What Is pulmonary embolism?
A pulmonary embolism (PULL-mun-ary EM-bo-lizm), or pulmonary embolism, is a sudden blockage in a lung artery, usually due to a blood clot that traveled to the lung from a vein in the leg. A clot that forms in one part of the body and travels in the bloodstream to another part of the body is called an embolus.
Pulmonary embolism is a serious condition that can cause:
If the blood clot is large, or if there are many clots, pulmonary embolism can cause death.
Overview of pulmonary embolism
In most cases, pulmonary embolism is a complication of a condition called deep vein thrombosis (DVT). In DVT, blood clots form in the deep veins of the body-most often in the legs. These clots can break free, travel through the bloodstream to the lungs, and block an artery.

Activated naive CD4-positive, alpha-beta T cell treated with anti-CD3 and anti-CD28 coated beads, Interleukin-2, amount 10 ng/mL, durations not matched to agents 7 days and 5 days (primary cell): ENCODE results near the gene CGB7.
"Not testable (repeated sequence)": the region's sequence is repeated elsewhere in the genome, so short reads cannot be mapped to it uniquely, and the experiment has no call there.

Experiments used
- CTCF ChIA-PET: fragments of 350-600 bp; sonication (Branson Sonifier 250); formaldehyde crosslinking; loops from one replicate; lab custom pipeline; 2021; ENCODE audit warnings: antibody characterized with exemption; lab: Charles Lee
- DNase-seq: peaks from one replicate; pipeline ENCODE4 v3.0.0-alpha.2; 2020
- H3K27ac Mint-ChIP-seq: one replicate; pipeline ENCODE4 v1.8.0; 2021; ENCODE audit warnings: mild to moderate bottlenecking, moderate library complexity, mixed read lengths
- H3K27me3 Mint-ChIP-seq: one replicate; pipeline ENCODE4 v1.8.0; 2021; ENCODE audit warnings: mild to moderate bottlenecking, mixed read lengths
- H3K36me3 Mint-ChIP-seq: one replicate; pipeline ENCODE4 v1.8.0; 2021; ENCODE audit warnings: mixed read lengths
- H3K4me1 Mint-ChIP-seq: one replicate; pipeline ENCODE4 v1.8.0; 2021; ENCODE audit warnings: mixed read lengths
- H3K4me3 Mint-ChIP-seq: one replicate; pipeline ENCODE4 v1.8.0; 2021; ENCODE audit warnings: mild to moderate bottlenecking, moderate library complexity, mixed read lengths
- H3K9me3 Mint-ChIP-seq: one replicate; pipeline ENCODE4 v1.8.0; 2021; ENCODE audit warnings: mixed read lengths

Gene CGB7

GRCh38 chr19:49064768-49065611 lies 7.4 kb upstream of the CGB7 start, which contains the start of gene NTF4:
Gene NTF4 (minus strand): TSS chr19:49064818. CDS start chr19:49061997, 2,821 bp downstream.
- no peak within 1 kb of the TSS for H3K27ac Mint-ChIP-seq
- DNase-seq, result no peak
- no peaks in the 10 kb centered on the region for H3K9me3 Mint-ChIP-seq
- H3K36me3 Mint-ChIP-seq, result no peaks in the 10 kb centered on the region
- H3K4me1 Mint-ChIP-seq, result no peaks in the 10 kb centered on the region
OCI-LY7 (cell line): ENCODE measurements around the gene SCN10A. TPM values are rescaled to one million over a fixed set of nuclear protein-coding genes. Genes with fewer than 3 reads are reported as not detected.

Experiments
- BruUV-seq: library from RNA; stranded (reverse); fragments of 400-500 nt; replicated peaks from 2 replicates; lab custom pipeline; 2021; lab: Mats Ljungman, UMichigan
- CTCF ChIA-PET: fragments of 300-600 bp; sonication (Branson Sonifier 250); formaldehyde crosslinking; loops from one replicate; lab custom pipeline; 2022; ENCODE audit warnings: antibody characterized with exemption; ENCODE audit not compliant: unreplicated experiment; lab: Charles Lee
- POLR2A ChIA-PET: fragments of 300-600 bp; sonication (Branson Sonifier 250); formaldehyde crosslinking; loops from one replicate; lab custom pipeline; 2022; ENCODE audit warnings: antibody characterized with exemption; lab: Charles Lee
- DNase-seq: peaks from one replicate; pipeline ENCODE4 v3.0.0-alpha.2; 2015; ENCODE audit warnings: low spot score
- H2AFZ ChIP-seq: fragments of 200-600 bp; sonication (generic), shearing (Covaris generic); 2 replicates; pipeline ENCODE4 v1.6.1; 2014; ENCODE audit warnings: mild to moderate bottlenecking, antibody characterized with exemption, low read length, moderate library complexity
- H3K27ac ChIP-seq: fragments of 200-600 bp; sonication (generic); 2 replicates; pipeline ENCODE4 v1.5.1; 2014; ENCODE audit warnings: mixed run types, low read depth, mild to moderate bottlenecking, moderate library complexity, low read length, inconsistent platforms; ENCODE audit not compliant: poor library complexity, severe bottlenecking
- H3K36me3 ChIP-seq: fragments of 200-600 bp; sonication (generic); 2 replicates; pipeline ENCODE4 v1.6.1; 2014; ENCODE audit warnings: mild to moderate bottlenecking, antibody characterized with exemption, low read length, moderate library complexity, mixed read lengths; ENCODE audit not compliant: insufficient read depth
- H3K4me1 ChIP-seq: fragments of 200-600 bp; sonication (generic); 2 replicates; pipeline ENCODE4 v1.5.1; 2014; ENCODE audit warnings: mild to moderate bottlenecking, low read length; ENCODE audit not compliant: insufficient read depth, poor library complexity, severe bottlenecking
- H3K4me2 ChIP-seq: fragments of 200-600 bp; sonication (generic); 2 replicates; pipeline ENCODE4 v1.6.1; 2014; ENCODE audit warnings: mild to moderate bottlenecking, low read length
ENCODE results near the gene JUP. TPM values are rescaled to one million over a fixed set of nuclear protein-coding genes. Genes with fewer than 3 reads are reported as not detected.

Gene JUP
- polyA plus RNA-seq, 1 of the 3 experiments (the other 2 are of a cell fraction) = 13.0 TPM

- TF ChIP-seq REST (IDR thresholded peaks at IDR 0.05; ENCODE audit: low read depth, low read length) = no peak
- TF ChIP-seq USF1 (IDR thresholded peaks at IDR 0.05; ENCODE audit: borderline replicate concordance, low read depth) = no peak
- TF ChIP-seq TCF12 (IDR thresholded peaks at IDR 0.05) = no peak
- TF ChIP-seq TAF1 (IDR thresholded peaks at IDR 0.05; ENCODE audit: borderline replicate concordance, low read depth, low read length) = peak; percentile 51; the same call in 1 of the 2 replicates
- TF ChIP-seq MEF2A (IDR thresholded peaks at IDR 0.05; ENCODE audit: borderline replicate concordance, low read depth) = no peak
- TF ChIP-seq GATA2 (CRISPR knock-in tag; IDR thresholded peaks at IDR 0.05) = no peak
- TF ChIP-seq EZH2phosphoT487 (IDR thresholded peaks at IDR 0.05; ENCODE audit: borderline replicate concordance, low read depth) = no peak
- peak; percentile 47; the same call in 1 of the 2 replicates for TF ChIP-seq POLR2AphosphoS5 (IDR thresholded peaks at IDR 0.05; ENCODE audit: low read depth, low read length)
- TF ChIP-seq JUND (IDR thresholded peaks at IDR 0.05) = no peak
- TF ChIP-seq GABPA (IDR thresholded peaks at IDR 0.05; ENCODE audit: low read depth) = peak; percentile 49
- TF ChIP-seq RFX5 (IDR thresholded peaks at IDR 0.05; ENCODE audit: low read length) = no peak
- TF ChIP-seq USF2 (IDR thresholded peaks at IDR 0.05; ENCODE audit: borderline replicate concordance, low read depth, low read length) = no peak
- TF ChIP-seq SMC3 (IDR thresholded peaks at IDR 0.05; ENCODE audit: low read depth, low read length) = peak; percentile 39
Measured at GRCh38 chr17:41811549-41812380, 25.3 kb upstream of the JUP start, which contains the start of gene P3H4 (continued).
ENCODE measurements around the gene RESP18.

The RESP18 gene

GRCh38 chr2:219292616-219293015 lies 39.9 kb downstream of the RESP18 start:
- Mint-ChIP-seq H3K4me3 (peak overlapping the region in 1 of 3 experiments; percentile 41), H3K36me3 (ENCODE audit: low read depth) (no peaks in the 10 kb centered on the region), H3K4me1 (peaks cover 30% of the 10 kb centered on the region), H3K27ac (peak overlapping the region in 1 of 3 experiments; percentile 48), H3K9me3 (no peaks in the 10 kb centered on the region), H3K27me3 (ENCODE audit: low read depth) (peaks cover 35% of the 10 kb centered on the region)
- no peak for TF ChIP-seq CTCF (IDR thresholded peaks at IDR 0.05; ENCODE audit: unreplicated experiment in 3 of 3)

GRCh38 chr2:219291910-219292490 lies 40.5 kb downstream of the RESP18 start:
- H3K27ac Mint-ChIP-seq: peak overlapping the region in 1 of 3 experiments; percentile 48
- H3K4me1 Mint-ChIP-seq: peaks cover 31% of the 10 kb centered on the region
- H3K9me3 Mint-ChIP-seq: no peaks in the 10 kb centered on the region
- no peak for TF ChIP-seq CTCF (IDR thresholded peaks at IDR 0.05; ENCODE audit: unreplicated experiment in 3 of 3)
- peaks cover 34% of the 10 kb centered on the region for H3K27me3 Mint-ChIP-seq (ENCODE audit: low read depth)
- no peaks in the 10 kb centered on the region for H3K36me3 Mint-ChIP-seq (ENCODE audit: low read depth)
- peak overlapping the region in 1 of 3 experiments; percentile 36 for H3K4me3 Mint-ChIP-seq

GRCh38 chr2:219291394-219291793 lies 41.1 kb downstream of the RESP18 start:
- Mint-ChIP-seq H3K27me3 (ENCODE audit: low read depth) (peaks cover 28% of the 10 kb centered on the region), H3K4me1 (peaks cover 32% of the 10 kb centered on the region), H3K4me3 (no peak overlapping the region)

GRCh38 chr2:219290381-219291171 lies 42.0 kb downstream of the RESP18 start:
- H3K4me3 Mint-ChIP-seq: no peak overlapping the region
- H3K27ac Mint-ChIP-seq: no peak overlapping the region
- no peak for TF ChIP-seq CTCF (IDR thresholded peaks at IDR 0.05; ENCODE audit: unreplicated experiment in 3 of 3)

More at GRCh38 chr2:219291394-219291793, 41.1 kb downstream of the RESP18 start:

This is unlike clots in the veins close the skin's surface, which remain in place and do not cause pulmonary embolism.
At least 100,000 cases of pulmonary embolism occur each year in the United States. Pulmonary embolism is the third most common cause of death in hospitalized patients. If left untreated, about 30 percent of patients with pulmonary embolism will die. Most of those who die do so within the first few hours of the event.
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